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Alexei Navalny appears in court in Moscow on Feb. 5. Photo: Moscow Court Press Service/Handout/Anadolu Agency via Getty Images

Germany, Sweden and Poland each expelled a member of Russian Embassy staff on Monday in retaliation for the Kremlin's expulsion of their own diplomats, which came after they were accused of attending "unlawful" rallies in support of jailed opposition leader Alexei Navalny.

Why it matters: The tit-for-tat move represents an escalation in tensions between Russia and Europe. The EU's top diplomat, Josep Borrell, who was meeting with Russian Foreign Minister Sergey Lavrov when the expulsion of EU diplomats was announced last week, has called the Navalny case "a low point in our relations.”

The big picture: Navalny, arguably the best-known critic of Russian President Vladimir Putin, has inspired thousands to join mass protests in major cities across Russia after he was ordered to serve more than two years in prison for violating parole while he recovered in Germany from an assassination attempt.

  • Navalny has accused Putin himself of ordering his attempted murder with the nerve agent Novichok, a calling card of the Russian security services.
  • European laboratories have independently confirmed that Novichok was used against Navalny. Lavrov has called the EU an "unreliable partner" and accused them of lying about Navalny's poisoning.

What they're saying: The German Foreign Office described Russia's ousting of several EU diplomats, including one of their own stationed in Moscow, as "in no way justified."

  • Swedish Foreign Minister Ann Linde tweeted: "We have informed the Russian Ambassador that a person from the Russian embassy is asked to leave Sweden. This is a clear response to the unacceptable decision to expel a Swedish diplomat who was only performing his duties."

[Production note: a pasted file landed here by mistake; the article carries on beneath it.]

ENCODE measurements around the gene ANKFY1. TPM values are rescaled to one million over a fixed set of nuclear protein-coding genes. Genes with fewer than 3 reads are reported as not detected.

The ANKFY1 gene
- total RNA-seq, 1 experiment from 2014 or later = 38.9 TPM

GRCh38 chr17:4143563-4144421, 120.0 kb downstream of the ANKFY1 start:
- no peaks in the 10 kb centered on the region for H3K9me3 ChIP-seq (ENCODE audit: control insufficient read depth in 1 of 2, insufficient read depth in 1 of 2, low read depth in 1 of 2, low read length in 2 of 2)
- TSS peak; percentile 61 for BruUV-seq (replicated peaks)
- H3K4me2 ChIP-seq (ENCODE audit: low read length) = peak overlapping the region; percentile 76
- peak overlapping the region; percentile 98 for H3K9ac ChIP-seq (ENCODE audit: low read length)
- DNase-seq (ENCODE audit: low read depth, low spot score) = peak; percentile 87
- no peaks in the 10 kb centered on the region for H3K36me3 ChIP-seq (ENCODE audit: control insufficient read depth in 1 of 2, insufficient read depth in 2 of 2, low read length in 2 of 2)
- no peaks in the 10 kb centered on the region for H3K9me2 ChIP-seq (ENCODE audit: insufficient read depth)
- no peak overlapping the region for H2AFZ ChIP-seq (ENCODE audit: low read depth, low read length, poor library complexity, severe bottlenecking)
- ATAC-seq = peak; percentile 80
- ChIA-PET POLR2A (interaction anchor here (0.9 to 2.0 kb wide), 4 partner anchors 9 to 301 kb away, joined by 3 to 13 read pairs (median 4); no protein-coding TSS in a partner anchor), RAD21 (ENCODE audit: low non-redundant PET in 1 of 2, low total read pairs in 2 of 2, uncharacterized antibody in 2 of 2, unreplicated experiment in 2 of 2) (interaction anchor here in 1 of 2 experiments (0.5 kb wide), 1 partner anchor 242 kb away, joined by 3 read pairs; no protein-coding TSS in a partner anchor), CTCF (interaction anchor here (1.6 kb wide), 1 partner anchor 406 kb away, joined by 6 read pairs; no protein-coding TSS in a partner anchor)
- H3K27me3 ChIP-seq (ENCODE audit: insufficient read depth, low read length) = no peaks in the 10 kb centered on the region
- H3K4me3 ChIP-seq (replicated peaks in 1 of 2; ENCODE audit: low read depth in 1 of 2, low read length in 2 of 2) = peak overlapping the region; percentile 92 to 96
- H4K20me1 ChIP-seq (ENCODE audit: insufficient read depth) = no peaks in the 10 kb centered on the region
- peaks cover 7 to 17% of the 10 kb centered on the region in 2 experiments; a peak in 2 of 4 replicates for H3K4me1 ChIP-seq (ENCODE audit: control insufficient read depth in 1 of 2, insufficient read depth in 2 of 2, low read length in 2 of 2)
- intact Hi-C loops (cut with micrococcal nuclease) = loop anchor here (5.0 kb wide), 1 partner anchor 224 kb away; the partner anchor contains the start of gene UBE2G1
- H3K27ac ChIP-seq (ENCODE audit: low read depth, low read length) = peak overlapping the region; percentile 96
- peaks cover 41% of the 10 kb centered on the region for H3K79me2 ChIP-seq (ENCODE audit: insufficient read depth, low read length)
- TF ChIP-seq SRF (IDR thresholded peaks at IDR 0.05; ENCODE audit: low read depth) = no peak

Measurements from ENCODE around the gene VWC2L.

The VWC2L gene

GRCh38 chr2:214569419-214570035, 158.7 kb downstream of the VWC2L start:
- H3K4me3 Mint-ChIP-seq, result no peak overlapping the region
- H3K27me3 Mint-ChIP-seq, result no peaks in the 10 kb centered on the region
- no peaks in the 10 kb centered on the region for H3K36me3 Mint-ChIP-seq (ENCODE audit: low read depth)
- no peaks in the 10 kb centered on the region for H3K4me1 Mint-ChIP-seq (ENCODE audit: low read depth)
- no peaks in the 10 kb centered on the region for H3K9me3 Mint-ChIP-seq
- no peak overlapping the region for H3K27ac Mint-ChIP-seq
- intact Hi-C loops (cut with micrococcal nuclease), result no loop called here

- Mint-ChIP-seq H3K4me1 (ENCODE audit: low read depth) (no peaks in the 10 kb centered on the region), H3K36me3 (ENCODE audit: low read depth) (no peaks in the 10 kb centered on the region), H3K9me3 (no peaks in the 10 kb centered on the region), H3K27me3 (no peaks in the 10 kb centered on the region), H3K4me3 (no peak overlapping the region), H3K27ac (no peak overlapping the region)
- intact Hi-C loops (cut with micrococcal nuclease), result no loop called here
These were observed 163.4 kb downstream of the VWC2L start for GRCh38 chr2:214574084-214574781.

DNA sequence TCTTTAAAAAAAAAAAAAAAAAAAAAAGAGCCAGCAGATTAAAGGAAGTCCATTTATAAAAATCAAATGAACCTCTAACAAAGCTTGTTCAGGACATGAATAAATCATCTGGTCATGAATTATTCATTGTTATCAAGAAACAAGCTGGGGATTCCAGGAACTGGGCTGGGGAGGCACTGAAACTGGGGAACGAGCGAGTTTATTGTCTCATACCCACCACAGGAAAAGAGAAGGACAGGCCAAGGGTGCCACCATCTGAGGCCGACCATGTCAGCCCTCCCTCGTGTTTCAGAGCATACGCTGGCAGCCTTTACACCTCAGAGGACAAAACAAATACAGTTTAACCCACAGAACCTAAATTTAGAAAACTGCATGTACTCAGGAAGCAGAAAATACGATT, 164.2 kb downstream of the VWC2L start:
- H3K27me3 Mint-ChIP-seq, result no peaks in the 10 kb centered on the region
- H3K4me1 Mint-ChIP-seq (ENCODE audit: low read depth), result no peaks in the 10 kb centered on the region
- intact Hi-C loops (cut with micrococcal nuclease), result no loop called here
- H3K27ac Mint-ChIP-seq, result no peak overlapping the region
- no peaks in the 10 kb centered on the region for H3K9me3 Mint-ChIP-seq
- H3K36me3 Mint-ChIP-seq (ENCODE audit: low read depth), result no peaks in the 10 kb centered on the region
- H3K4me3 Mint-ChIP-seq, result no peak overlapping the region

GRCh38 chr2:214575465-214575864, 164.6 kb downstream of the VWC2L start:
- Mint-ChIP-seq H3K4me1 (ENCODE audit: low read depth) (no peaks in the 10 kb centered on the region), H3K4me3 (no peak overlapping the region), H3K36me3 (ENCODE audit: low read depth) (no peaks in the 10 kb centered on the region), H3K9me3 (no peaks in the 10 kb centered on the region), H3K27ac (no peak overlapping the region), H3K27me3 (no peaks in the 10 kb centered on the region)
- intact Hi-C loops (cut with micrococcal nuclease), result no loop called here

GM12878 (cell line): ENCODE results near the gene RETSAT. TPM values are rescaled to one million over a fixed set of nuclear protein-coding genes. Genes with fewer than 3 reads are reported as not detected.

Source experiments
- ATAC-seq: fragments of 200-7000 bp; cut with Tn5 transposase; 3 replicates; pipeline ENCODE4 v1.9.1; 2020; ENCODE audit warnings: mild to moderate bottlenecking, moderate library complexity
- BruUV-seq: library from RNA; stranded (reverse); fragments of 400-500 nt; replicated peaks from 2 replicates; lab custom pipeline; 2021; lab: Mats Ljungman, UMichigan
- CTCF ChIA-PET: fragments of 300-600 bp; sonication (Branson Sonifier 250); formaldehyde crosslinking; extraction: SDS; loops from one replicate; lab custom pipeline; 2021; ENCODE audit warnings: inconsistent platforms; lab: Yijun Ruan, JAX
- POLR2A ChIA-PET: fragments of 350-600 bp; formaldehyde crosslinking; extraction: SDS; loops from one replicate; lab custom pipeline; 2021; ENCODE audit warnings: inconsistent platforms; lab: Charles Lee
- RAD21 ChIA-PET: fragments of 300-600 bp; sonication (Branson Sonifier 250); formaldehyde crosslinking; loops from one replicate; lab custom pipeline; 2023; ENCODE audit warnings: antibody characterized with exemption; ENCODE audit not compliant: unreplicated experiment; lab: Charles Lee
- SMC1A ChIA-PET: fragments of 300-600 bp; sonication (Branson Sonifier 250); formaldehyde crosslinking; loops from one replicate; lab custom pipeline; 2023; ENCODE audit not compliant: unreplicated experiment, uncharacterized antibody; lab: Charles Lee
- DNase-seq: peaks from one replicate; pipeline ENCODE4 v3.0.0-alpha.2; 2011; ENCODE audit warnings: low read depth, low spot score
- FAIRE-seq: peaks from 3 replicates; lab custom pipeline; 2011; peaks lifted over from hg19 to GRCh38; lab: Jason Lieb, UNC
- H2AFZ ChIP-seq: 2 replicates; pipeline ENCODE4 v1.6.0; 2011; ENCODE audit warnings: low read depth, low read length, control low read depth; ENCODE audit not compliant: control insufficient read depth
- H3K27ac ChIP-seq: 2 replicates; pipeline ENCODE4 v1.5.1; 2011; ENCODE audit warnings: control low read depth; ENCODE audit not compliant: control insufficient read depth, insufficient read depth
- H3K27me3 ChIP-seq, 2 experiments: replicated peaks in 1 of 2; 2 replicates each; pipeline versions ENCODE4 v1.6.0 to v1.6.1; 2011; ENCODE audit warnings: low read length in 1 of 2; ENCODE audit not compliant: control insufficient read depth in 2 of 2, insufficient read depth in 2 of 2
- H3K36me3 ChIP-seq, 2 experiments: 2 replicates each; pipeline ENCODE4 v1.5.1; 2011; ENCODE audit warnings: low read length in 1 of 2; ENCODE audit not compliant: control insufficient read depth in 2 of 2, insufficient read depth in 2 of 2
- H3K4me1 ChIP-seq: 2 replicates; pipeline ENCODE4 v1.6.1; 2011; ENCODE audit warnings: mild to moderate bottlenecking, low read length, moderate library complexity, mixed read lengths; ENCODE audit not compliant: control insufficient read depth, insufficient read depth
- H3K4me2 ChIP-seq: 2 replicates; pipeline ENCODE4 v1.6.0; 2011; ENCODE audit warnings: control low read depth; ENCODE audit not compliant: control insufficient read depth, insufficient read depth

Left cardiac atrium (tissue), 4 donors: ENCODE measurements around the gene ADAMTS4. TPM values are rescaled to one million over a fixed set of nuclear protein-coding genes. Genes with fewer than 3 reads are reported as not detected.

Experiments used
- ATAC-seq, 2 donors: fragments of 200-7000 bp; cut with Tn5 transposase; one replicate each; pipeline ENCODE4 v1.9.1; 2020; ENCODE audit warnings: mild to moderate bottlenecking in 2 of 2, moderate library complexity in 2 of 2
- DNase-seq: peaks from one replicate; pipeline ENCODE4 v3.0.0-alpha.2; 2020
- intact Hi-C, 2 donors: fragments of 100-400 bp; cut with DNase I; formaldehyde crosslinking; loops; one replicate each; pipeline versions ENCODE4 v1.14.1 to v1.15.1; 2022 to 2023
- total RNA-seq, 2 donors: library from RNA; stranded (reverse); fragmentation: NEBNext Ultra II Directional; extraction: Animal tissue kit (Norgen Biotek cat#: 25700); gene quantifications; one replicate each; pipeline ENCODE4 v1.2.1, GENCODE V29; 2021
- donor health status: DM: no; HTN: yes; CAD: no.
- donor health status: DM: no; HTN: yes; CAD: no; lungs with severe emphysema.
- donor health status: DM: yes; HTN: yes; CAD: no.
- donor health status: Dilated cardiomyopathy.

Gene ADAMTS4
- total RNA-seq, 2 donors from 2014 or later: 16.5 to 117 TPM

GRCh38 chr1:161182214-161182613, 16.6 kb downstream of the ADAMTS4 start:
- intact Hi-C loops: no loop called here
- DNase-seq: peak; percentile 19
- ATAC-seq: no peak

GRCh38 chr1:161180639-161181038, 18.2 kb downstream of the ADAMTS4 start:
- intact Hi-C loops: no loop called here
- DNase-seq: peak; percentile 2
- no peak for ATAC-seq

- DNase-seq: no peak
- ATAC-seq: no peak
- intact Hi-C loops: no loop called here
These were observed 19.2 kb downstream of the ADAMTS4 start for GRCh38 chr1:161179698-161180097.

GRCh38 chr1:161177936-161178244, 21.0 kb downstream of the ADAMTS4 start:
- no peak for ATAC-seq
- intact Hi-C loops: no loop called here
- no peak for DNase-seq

• The Polish Ministry of Foreign Affairs tweeted: "In response to the groundless expulsion of the Polish diplomat by Russia, the Polish MFA has decided today in accordance with the principle of reciprocity and in coordination with Germany and Sweden to consider the Russian diplomat working at the Russian Consulate General in Poznań as a persona non grata."

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Dion Rabouin, author of Markets
9 mins ago - Economy & Business

The Fed could be firing up economic stimulus in disguise

Federal Reserve governor Lael Brainard at a "Fed Listens" event. Photo: Eric Baradat / AFP via Getty Images.

Even as global growth expectations increase and governments pile on fiscal spending measures central bankers are quietly restarting recession-era bond-buying programs.

Driving the news: Comments Tuesday from Fed governor Lael Brainard suggest the Fed may be jumping onboard the global monetary policy rethink and restarting a program used following the 2008 global financial crisis.

Democrats' hypocrisy moment

Illustration: Eniola Odetunde/Axios. Photo: Ray Tamarra/Getty Images

Gov. Andrew Cuomo should be facing explicit calls to resign from President Biden on down, if you apply the standard that Democrats set for similar allegations against Republicans. And it's not a close call.

Why it matters: The #MeToo moment saw men in power run out of town for exploiting young women. Democrats led the charge. So the silence of so many of them seems more strange — and unacceptable by their own standards — by the hour.

Police officers' immunity from lawsuits is getting a fresh look

Illustration: Aïda Amer/Axios

Nearly a year after the death of George Floyd, advocates of changes in police practices are launching new moves to limit or eliminate legal liability protections for officers accused of excessive force.

Why it matters: Revising or eliminating qualified immunity — the shield police officers have now — could force officers accused of excessive force to personally face civil penalties in addition to their departments. But such a change could intensify a nationwide police officer shortage, critics say.